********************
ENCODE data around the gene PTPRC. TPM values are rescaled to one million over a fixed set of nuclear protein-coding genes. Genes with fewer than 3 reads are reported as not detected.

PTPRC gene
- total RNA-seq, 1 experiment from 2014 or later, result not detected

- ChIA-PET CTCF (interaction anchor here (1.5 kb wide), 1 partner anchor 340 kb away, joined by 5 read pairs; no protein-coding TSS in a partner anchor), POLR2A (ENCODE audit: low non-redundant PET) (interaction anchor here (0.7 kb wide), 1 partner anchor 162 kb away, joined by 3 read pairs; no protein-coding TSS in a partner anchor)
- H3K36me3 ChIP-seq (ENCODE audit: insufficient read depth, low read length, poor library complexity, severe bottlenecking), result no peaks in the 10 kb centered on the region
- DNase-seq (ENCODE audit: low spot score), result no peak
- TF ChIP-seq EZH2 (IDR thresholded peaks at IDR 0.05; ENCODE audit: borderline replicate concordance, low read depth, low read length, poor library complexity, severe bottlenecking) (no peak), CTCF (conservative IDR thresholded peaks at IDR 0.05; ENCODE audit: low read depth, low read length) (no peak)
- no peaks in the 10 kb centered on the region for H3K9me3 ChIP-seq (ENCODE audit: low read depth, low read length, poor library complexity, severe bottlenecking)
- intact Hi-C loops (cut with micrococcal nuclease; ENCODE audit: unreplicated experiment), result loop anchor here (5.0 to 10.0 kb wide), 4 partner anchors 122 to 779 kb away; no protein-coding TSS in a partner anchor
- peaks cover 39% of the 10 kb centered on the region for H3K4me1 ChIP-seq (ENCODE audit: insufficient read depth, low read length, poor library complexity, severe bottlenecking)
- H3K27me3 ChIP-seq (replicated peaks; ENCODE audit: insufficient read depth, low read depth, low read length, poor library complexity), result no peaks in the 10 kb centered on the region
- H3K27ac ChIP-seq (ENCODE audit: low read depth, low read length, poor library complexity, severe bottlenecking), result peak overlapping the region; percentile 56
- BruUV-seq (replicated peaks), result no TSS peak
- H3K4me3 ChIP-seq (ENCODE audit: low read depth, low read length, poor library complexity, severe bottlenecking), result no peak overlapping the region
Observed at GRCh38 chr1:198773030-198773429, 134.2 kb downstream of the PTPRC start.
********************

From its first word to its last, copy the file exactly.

ENCODE data around the gene PTPRC. TPM values are rescaled to one million over a fixed set of nuclear protein-coding genes. Genes with fewer than 3 reads are reported as not detected.

PTPRC gene
- total RNA-seq, 1 experiment from 2014 or later, result not detected

- ChIA-PET CTCF (interaction anchor here (1.5 kb wide), 1 partner anchor 340 kb away, joined by 5 read pairs; no protein-coding TSS in a partner anchor), POLR2A (ENCODE audit: low non-redundant PET) (interaction anchor here (0.7 kb wide), 1 partner anchor 162 kb away, joined by 3 read pairs; no protein-coding TSS in a partner anchor)
- H3K36me3 ChIP-seq (ENCODE audit: insufficient read depth, low read length, poor library complexity, severe bottlenecking), result no peaks in the 10 kb centered on the region
- DNase-seq (ENCODE audit: low spot score), result no peak
- TF ChIP-seq EZH2 (IDR thresholded peaks at IDR 0.05; ENCODE audit: borderline replicate concordance, low read depth, low read length, poor library complexity, severe bottlenecking) (no peak), CTCF (conservative IDR thresholded peaks at IDR 0.05; ENCODE audit: low read depth, low read length) (no peak)
- no peaks in the 10 kb centered on the region for H3K9me3 ChIP-seq (ENCODE audit: low read depth, low read length, poor library complexity, severe bottlenecking)
- intact Hi-C loops (cut with micrococcal nuclease; ENCODE audit: unreplicated experiment), result loop anchor here (5.0 to 10.0 kb wide), 4 partner anchors 122 to 779 kb away; no protein-coding TSS in a partner anchor
- peaks cover 39% of the 10 kb centered on the region for H3K4me1 ChIP-seq (ENCODE audit: insufficient read depth, low read length, poor library complexity, severe bottlenecking)
- H3K27me3 ChIP-seq (replicated peaks; ENCODE audit: insufficient read depth, low read depth, low read length, poor library complexity), result no peaks in the 10 kb centered on the region
- H3K27ac ChIP-seq (ENCODE audit: low read depth, low read length, poor library complexity, severe bottlenecking), result peak overlapping the region; percentile 56
- BruUV-seq (replicated peaks), result no TSS peak
- H3K4me3 ChIP-seq (ENCODE audit: low read depth, low read length, poor library complexity, severe bottlenecking), result no peak overlapping the region
Observed at GRCh38 chr1:198773030-198773429, 134.2 kb downstream of the PTPRC start.